The last surviving dairy farmer in Clunes in northern New South Wales says the region is ripe for a dairy revival.
Back in the day, every hundred-acre block in the Clunes region in the Byron hinterland was home to a dairy farm, but today Warren Gallagher has to drive 15 minutes north and 10 minutes south-west to find another dairy.
Mr Gallagher, a third-generation farmer whose family has been on the land for 104 years, said things had never been better thanks to a change to his breeding program, great weather conditions and a good price for his milk.
"It's comfortably the best year I've had in my 31 years on the farm," he said.
"Because our breeding program with Viking Genetics has been so successful, these days we're not relying on cull cows to make money - milk is actually making money.
"Everyone should be milking cows up here - it's a licence to print money at the moment."
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Mr Gallagher said the price of land deterred many dairy farmers but the recent change in fortune should prompt landholders to reconsider dairy as an option.
"There are opportunities to convert; it should be a strong consideration," he said.
He said the region had a good climate and land for dairy and he was happy with the price he received from processor Norco.
"It's a good grass-growing climate with excellent and very reliable rainfall averaging 1600 milliemtres over the past 30 years," he said.
"It's always good here for dairy farming but you make your own luck."
Mr Gallagher helped to make his own luck by changing his herd and introducing Viking Red genetics about five years ago.
It had been an Illawarra herd to the mid-1990s when some Red Holsteins were introduced for genetic diversification and more milk.
The switch bought the desired additional milk with the farm reaching its goal of 8000-litre average lactation but fertility and mastitis problems emerged.
"Up to 30 per cent had calving problems, and feet issues were becoming too common but I visited Terry Blasches' farm at Casino and saw they were starting to get some good uniform type and longevity into the cows from using mostly Viking Red genetics," he said.
Mr Gallagher saw the solution to his problems and his first Reds were born in May 2015, using Viking Red and other genetics.
"I learnt that Viking Red was working best for my farm; it over-performed compared to any other genetics I've ever used," he said.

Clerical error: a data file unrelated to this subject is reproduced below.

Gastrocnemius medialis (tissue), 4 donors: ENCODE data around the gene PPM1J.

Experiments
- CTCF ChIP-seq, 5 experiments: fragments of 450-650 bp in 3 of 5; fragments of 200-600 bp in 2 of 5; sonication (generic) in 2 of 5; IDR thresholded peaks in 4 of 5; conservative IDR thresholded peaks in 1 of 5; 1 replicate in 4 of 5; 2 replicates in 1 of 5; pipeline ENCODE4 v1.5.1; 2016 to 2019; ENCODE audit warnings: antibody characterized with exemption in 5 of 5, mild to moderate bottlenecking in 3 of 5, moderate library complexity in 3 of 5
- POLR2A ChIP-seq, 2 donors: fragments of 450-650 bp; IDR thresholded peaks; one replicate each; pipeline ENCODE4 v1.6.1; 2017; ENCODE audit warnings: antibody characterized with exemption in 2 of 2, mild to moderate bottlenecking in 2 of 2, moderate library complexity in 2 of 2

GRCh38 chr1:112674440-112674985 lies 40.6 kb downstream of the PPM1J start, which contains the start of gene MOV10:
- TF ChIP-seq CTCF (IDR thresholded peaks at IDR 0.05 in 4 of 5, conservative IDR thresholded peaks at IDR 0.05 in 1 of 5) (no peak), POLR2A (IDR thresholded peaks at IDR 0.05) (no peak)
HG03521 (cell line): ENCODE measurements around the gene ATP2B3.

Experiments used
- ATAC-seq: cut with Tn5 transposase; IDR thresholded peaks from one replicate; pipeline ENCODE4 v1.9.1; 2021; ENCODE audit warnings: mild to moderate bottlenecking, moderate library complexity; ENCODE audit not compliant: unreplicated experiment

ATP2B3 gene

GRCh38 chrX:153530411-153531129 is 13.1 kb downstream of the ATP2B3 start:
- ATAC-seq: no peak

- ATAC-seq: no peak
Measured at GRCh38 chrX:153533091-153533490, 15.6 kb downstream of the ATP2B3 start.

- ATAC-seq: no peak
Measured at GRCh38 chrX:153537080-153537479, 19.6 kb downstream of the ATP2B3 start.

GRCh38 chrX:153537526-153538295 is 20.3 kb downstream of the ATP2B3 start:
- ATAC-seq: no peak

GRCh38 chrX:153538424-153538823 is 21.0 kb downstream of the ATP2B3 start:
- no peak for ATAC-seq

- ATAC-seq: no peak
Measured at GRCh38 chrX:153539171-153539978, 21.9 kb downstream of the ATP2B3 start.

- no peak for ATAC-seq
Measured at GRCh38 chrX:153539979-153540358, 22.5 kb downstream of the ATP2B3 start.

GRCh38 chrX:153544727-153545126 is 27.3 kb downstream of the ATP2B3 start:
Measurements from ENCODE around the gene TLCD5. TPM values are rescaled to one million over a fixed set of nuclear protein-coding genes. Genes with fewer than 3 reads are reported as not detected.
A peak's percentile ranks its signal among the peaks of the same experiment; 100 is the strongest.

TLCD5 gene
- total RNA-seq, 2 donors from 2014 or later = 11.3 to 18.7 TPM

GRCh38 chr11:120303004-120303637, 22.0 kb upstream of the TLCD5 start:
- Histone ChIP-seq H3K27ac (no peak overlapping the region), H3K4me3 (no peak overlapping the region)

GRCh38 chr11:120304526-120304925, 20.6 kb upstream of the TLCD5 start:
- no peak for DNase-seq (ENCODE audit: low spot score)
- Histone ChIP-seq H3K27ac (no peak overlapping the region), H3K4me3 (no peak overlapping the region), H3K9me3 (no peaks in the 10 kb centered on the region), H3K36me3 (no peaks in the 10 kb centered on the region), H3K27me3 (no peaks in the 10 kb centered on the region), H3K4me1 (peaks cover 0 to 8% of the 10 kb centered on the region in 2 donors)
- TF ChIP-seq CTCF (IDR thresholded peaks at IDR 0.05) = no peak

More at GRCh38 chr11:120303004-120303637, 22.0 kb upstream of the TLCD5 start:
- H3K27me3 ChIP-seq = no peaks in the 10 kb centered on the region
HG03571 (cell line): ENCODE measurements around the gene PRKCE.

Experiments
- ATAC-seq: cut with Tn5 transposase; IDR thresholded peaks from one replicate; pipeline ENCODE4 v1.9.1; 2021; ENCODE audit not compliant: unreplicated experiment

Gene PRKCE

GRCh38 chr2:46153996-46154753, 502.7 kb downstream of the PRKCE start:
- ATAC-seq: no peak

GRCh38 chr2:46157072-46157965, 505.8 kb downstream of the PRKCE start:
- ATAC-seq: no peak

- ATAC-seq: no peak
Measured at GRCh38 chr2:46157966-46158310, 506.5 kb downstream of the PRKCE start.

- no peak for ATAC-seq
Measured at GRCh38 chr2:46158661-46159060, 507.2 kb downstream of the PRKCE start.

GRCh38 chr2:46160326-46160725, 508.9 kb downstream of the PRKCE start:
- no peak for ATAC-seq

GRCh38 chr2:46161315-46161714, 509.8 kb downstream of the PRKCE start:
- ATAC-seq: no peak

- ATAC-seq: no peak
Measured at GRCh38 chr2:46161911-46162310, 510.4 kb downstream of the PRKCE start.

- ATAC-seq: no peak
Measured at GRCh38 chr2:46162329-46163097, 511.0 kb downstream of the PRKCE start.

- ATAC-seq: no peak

"The bulls I selected at the time already had 5000-6000 daughters on the ground so they had proven success."
Now milking 200 with 33 heifers due to calve in May - 50 cows in the herd are by Viking Genetics bull Foske and 35 by Cigar.
"They are a significant feature and have absolutely improved the herd," Mr Gallagher said.
Production is similar to five years ago, but the components have increased, cell count dropped and herd health has improved significantly.
"I've treated two cows for mastitis in the past 12 months, that's significantly less than where we were five years ago," he said.
The news keeps getting better with Mr Gallagher having his best season for production.
"We're up six litres per cow for about an 8700 average," he said.
"The farm total is 1.6 million litres, slightly below the record of 1.7 but with 40 less cows."
The reliability of the herd's calving and the longevity of the cows has allowed Mr Gallagher to reduce his heifer breeding program.
"I join a set number of cows to Viking Genetics with the aim of breeding 40 heifers a year, which is just over half what I used to breed," he said.
"That's purely based on their reliability; I know they are going to stay in the herd and their longevity is a huge bonus.
"If you can get reliability into your bulls and know they're going to stay in the herd, it equals more milking ground which is where you make your money."
Mr Gallagher said the future was looking bright, with the genetic changes starting to shine through in the herd.
"Once I had enough in the herd to see a true influence it was nice to look at them here rather than on the truck," he said.
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